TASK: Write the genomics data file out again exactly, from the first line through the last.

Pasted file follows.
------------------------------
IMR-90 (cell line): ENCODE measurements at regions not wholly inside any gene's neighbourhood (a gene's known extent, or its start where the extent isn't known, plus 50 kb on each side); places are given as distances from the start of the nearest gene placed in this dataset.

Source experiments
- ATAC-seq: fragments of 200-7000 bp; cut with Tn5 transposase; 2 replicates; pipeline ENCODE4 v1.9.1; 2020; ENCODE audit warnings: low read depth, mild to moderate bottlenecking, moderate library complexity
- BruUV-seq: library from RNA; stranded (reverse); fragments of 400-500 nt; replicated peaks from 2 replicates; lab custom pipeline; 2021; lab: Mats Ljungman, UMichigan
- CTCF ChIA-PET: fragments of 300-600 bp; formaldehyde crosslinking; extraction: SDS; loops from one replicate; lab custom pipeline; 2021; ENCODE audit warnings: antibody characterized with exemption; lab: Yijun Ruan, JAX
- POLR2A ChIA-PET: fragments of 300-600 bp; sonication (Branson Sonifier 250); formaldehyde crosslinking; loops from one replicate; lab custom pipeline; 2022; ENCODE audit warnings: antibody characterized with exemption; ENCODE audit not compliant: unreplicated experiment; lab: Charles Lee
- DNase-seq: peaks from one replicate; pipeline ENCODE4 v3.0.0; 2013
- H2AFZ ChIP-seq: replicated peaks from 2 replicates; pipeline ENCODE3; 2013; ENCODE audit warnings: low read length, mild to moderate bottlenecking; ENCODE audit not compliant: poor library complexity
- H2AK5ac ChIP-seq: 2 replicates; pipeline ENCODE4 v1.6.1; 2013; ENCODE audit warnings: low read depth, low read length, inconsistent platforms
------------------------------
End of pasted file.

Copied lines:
IMR-90 (cell line): ENCODE measurements at regions not wholly inside any gene's neighbourhood (a gene's known extent, or its start where the extent isn't known, plus 50 kb on each side); places are given as distances from the start of the nearest gene placed in this dataset.

Source experiments
- ATAC-seq: fragments of 200-7000 bp; cut with Tn5 transposase; 2 replicates; pipeline ENCODE4 v1.9.1; 2020; ENCODE audit warnings: low read depth, mild to moderate bottlenecking, moderate library complexity
- BruUV-seq: library from RNA; stranded (reverse); fragments of 400-500 nt; replicated peaks from 2 replicates; lab custom pipeline; 2021; lab: Mats Ljungman, UMichigan
- CTCF ChIA-PET: fragments of 300-600 bp; formaldehyde crosslinking; extraction: SDS; loops from one replicate; lab custom pipeline; 2021; ENCODE audit warnings: antibody characterized with exemption; lab: Yijun Ruan, JAX
- POLR2A ChIA-PET: fragments of 300-600 bp; sonication (Branson Sonifier 250); formaldehyde crosslinking; loops from one replicate; lab custom pipeline; 2022; ENCODE audit warnings: antibody characterized with exemption; ENCODE audit not compliant: unreplicated experiment; lab: Charles Lee
- DNase-seq: peaks from one replicate; pipeline ENCODE4 v3.0.0; 2013
- H2AFZ ChIP-seq: replicated peaks from 2 replicates; pipeline ENCODE3; 2013; ENCODE audit warnings: low read length, mild to moderate bottlenecking; ENCODE audit not compliant: poor library complexity
- H2AK5ac ChIP-seq: 2 replicates; pipeline ENCODE4 v1.6.1; 2013; ENCODE audit warnings: low read depth, low read length, inconsistent platforms